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I'm hoping someone can clear something up for me. I'm using Rails 2.3.5, and I can access request headers in a controller action like this:

def index
  if request.headers['...'] == '...'

Or something similar. request.headers is an instance of ActionController::Http::Headers which appears to be a Hash. I would expect, therefore, that headers are keyed on the name I send. If I send a request however, with an Authorization header, like so:

curl -H 'Authorization: OAuth realm="MyRealm",...' http://app/path

The following code in the action returns false:

if request.headers.include?('Authorization') ... 

Whereas the following echos out the value I send in the header:

render :text => request.headers['Authorization']

The following check returns true, interestingly enough:

if request.headers.include?('HTTP_AUTHORIZATION') ... 

And similarly, the following echoes out the value I send in the header:

render :text => request.headers['HTTP_AUTHORIZATION']

Seems like there is some magic happening that I'm unaware of. I'm completely confused as to why checking for the key 'Authorization' fails, but rendering the value of request.headers['Authorization'] succeeds. I'm also confused as to where 'HTTP_AUTHORIZATION' is coming from as that is not the name of the header I'm sending with the request. Anyone know what's going on exactly?

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I spent an hour before figuring out this. I think it's quite confusing: at least they should better document this behavior. – collimarco Dec 29 '15 at 12:00
up vote 21 down vote accepted

You are correct - the headers method of ActionController::Request returns an instance of ActionController::Http::Headers, which is inherits from Hash. If we crack open the source, we see this:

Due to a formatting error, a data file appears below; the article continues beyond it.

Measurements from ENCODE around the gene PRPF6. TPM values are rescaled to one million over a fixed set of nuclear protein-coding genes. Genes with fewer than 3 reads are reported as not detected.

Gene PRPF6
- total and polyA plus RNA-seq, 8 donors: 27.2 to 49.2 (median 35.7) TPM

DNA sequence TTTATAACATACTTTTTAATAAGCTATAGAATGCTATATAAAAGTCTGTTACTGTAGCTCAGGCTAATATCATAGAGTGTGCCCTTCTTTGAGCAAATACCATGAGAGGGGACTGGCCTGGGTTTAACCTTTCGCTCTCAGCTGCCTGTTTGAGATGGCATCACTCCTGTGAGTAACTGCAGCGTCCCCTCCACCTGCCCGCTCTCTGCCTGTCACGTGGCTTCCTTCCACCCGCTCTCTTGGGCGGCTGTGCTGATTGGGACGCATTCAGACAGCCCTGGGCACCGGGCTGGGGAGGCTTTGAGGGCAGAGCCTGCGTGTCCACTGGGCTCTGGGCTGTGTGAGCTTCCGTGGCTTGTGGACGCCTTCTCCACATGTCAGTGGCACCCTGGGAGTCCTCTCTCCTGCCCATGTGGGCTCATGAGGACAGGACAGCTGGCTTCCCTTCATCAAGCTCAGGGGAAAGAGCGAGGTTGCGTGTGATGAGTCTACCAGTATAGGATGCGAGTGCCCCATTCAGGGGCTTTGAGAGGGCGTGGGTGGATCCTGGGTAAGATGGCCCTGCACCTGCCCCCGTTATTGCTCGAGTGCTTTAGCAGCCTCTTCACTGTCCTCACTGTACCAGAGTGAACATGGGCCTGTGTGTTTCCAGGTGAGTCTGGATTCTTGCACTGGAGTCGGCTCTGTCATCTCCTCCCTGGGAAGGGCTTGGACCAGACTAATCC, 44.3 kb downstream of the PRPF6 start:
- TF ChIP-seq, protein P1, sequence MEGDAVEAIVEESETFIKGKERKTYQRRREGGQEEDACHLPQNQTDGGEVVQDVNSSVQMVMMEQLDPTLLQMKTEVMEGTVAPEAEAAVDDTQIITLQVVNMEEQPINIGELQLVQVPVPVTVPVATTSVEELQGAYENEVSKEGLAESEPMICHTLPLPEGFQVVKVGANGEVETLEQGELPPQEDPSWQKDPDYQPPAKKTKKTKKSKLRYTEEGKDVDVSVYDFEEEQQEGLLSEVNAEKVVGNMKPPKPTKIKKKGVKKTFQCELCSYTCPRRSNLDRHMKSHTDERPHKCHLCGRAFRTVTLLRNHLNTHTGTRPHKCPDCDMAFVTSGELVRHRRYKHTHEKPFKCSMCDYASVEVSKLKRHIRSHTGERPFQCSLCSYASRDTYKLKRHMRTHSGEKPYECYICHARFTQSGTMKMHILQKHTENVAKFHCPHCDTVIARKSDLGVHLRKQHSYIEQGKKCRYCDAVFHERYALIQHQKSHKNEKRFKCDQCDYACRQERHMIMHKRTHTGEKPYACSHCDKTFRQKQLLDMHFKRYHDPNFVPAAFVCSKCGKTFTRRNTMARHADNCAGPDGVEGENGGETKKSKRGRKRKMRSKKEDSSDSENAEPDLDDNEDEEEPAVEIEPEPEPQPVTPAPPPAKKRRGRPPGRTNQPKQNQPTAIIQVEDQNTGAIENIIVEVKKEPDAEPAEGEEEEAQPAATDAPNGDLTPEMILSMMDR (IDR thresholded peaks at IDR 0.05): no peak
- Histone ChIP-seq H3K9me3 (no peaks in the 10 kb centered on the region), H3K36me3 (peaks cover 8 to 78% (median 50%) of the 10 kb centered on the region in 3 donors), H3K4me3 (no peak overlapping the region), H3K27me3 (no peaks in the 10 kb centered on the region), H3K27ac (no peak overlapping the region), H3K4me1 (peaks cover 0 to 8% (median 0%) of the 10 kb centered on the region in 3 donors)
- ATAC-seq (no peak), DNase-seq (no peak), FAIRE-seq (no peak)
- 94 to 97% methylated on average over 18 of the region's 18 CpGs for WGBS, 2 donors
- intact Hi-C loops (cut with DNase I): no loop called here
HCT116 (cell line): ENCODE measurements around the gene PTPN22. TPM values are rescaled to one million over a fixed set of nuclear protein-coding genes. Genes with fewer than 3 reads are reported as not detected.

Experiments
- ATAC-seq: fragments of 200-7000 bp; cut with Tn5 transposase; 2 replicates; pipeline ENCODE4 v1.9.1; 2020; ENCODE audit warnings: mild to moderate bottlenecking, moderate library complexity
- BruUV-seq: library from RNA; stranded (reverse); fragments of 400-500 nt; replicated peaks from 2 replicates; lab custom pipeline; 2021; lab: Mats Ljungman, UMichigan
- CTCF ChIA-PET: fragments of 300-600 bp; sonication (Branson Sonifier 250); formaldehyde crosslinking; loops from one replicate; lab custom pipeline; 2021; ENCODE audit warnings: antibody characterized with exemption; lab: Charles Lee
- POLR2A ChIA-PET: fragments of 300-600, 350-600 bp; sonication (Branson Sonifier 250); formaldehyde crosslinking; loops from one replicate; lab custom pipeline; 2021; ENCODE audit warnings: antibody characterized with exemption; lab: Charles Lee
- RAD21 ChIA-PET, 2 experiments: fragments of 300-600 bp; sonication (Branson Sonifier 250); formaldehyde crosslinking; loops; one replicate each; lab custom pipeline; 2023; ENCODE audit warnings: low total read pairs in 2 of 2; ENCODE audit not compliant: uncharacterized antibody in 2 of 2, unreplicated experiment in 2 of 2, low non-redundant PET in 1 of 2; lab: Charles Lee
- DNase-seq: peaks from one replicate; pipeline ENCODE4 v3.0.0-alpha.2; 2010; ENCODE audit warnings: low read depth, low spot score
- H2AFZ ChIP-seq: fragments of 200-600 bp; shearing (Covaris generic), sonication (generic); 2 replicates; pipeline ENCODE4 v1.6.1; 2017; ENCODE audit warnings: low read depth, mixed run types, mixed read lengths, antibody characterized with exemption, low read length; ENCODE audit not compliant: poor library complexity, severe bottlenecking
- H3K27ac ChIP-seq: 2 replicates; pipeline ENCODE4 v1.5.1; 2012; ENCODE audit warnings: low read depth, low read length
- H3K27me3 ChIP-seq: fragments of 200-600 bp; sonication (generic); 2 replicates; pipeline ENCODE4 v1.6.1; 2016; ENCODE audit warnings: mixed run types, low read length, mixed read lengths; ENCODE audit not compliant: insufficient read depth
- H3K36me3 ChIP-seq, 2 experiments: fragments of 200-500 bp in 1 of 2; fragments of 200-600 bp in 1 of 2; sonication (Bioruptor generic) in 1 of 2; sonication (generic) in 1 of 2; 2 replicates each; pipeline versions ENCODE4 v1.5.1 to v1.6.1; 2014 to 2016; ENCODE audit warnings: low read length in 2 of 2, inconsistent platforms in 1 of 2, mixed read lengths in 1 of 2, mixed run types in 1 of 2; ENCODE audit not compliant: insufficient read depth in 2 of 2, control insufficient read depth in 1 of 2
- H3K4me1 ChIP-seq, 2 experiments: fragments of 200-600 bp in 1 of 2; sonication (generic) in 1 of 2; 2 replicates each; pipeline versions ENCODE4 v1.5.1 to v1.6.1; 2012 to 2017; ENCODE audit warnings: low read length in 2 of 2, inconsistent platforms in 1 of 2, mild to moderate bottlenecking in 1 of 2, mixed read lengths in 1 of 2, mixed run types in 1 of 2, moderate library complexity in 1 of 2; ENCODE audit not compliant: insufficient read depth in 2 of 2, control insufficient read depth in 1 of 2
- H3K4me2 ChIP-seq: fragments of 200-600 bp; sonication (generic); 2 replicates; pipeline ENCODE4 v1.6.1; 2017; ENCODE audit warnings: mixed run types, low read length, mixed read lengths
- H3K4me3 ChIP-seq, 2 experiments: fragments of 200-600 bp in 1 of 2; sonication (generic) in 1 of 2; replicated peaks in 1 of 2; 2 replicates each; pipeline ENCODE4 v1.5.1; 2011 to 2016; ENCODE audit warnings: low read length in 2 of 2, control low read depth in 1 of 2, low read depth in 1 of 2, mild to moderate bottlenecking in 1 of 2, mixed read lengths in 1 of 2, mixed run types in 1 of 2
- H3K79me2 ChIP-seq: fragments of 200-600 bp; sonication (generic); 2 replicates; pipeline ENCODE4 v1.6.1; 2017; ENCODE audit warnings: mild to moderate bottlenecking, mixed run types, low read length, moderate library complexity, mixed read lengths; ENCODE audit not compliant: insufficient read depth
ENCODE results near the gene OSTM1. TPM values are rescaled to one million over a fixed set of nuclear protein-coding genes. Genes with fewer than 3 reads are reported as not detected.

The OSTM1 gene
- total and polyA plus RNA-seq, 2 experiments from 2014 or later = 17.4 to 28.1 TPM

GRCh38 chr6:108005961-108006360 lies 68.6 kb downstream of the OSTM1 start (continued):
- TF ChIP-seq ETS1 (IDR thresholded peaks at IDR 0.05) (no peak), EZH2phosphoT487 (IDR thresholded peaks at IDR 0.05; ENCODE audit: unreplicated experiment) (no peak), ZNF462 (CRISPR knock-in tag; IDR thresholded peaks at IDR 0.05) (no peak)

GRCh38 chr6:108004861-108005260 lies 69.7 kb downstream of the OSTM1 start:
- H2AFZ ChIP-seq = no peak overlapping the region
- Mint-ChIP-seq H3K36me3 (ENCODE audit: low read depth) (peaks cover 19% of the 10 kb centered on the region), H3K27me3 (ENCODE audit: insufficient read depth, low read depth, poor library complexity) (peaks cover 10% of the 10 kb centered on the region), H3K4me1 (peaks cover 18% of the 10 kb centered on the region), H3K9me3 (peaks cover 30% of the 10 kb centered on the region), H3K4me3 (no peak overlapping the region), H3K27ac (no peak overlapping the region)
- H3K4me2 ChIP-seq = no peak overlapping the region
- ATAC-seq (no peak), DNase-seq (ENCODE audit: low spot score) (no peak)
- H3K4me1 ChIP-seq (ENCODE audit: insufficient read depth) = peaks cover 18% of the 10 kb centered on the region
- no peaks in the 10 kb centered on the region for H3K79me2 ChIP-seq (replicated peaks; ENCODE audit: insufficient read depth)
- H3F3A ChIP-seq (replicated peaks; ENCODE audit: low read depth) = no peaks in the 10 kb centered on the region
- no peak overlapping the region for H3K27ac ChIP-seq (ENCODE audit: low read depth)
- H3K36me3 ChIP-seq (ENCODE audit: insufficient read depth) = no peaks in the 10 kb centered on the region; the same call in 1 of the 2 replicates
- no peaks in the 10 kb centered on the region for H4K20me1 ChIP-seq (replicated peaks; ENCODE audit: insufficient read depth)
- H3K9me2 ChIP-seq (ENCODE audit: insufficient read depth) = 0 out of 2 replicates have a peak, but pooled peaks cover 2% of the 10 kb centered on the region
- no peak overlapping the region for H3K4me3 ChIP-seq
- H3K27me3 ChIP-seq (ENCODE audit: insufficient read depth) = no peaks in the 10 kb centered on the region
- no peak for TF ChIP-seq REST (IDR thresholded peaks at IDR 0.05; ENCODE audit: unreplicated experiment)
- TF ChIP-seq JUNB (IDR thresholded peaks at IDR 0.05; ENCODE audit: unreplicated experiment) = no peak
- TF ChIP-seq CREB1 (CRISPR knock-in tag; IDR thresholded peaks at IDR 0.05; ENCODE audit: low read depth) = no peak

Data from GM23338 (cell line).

class Headers < ::Hash
  extend ActiveSupport::Memoizable

  def initialize(*args)
     if args.size == 1 && args[0].is_a?(Hash)

  def [](header_name)
    if include?(header_name)

    # Converts a HTTP header name to an environment variable name.
    def env_name(header_name)
      "HTTP_#{header_name.upcase.gsub(/-/, '_')}"
    memoize :env_name

So when accessing the Hash via [], there's a second check to see if value from env_name (which just upcases the key and prepends HTTP_) exists.

This is why you can't get a true value from request.headers.include?('Authorization') -- include? is not overridden in the subclass to check for both the normal and upcased version of the header. I imagine you could follow suit and implement it yourself like this:

module ActionController
  module Http
    class Headers < ::Hash
      def include?(header_name)

Throw that into lib/extensions/action_controller.rb or something, require it in environment.rb if necessary, and you should be good to go. I'd recommend just modifying your controller code to use [] and present? to do the check, though :)

The reason that the headers are upcased and prefixed with HTTP_, I believe, stems from Rack, Rails' HTTP middleware. It probably does this to remain impartial about case, additionally prepending HTTP_ to avoid conflicts with other non-header environment stuff that comes in.

So, yes, a bit magical, but not too hard to understand after glancing at the source, which I'd always recommend :) Rails has some very nice source that I've learned a lot from over the years.

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Thanks Brent! I'll avoid duck punching and just use present? like you suggest. Still curious about the reason, but you've given me a good place to start looking. – Paul Osman Feb 26 '10 at 3:13
Thank you so much Brent! It's so tricky and weird that Rails automatically capitalize and appends headers with 'HTTP_' :( – Blue Smith Apr 11 '14 at 6:50

According to The Common Gateway Interface RFC:

Meta-variables with names beginning with "HTTP_" contain values read from the client request header fields, if the protocol used is HTTP. The HTTP header field name is converted to upper case, has all occurrences of "-" replaced with "_" and has "HTTP_" prepended to give the meta-variable name.

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